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> Quick Visual Lesson On Notes...
Spock
post May 28 2014, 10:23 AM
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One of the things that has seemed an unscalable mountain to me has been learning all the note positions on a guitar. I just ran across this quick lesson which may make it much easier than just sheer mental exertion....



I know there are many other lessons and methods of learning the notes of the fretboard. I have seen a couple of these (but not all of them) but they seem harder than it all needs to be. As long as you know your alphabet up to G you can learn all the notes on the fretboard in a few minutes.

So lets look at the A-string (just for sake of staying in alphabetical order and therefore being more memorable) the notes on this string are as follows:

0 1 2 3 4 5 6 7 8 9 10 11 12

A, A#/Bb , B , C , C#/Db , D , D#/Eb , E , F , F#/Gb , G , G#/Ab , A

Now at first it seems a lot to remember but if you look closely there is a pattern. If we write all the notes down leaving out the sharps and flats we get: A, B, C, D, E, F, G. Now instead of writing in the sharp or flats in between the notes we put | instead.

So we get:

A | B C | D | E F | G | A
(if you want G string notes, start at G and work your way through the notes to G again)

Now the pattern starts to emerge, there are no notes inbetween B & C and E & F.

So we have the pattern:

A B&C D E&F G
1 | 2 | 1 | 2 | 1
and back to beginning with the | representing the notes inbetween your "regular" notes.
and that's it. So if we now look at the B string start from open string up to fret 12 and write down the notes remembering the 1 2 1 2 pattern you can't go wrong.

By simply remembering this pattern you can work out which notes have sharps or flats easily, meaning you can then know exactly what note is where on the fretboard and you can work out the notes as you play.


I should have put the link but I already closed the window - anyway, hope this helps as it looks like a simplified way of thinking about it.

This post has been edited by Spock: May 28 2014, 10:26 AM
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Gabriel Leopardi
post May 28 2014, 10:51 PM
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Hi mate, this sounds at least curious for me. What link do you have? Do you have a video?


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Cosmin Lupu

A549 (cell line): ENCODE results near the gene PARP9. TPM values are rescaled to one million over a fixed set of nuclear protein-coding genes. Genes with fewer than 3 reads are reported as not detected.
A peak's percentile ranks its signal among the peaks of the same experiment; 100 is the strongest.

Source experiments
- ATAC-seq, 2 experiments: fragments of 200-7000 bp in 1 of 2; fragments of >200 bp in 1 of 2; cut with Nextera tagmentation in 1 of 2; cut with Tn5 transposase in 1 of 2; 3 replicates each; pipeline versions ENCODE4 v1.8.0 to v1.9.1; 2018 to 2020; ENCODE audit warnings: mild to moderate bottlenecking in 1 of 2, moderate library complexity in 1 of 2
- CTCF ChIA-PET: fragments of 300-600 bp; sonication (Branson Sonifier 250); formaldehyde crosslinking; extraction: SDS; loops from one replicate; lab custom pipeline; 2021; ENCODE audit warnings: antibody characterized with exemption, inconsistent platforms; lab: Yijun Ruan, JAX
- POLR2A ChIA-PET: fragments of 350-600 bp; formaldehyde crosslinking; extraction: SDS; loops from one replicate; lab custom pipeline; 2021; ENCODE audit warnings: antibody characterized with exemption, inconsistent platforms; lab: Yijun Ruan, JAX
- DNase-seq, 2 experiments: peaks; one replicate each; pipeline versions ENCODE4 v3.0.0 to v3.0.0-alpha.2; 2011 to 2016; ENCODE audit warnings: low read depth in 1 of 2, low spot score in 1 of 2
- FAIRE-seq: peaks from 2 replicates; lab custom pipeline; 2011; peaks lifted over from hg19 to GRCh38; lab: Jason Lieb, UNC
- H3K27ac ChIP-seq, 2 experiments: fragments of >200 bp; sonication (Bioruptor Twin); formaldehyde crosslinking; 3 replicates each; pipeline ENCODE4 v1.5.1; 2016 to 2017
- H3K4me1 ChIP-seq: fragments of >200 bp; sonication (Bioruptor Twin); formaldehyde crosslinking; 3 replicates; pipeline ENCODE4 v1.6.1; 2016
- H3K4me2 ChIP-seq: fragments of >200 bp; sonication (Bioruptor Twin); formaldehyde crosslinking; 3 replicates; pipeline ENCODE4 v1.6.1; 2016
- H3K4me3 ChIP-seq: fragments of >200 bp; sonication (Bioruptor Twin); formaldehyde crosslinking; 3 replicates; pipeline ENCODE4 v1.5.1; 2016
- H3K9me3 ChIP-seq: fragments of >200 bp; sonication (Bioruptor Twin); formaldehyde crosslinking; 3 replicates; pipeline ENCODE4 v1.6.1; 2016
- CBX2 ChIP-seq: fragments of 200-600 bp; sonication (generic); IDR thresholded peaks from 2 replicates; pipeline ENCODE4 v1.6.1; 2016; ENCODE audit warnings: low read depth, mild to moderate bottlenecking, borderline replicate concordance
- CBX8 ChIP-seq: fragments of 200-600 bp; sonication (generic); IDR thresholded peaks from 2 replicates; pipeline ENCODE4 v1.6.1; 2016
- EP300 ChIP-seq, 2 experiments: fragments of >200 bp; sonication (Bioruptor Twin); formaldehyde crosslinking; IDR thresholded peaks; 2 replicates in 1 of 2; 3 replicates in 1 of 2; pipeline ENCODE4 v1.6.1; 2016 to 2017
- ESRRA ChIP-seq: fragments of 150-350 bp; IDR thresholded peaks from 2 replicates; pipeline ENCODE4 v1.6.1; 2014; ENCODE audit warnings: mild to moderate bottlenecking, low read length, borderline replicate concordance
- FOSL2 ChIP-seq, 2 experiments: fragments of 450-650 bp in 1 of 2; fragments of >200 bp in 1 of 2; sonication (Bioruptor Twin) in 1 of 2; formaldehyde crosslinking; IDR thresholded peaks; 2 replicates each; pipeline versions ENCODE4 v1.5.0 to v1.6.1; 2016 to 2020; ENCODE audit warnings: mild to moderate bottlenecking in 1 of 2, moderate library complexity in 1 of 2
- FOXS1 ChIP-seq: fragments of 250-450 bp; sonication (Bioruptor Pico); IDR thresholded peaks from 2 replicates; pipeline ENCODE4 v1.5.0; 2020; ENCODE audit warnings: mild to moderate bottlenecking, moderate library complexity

post May 29 2014, 08:52 AM
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For me, learning the fretboard in an organic way, was a great approach - I have described it in this thread here and there's also an exercise to go with it wink.gif

https://www.guitarmasterclass.net/guitar_fo...st&p=671081

What do you guys think?


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Spock
post May 29 2014, 10:46 AM
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@ Gab:

There really wasn't anything else on the page, no video or anything, I just did a google search on learning the notes on a guitar and found that. Here's the page: http://www.ultimate-guitar.com/lessons/the...tml?no_takeover


@ Cosmin:

That is an interesting exercise but I don't see how that teaches actual note positions on the neck?
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Spock
post May 29 2014, 01:39 PM
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I just created this worksheet for myself if anyone else is interested.


[attachment=37334:Guitar_N...orkSheet.pdf]
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Gabriel Leopardi
post May 29 2014, 01:59 PM
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Well, my approach to this is simple. I know the names of the notes from strings 6th, 5th, 4th because it help me to play the chords. There you find the roots from the chords, so I memorized all the natural notes there. Continuing this becomes easier. First string is exactly the same than string 6. Strings 2 and 3 notes are also easy to find because I know the octave chord shapes.

In other words, I can find all the different places where the same note is because I know this structure:





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Cosmin Lupu
post May 29 2014, 02:54 PM
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QUOTE (Spock @ May 29 2014, 09:46 AM) *
@ Gab:

There really wasn't anything else on the page, no video or anything, I just did a google search on learning the notes on a guitar and found that. Here's the page: http://www.ultimate-guitar.com/lessons/the...tml?no_takeover


@ Cosmin:

That is an interesting exercise but I don't see how that teaches actual note positions on the neck?


It's pretty easy man - you take the backing and see the chord progression. Then when each chord changes, you play a particular interval in respect to that chord. Let's say we want to learn 3rds.

The chord progression is Cmaj Am Fmaj Gmaj

Play the 3rd of each chord over the chord itself on one string and say the note out loud singing it n the same time.

Then get to the next string and so on. IN the end you will know the notes, their positions and their sounds as 3rds smile.gif Then they can get other functions and so on. Hope it makes sense!


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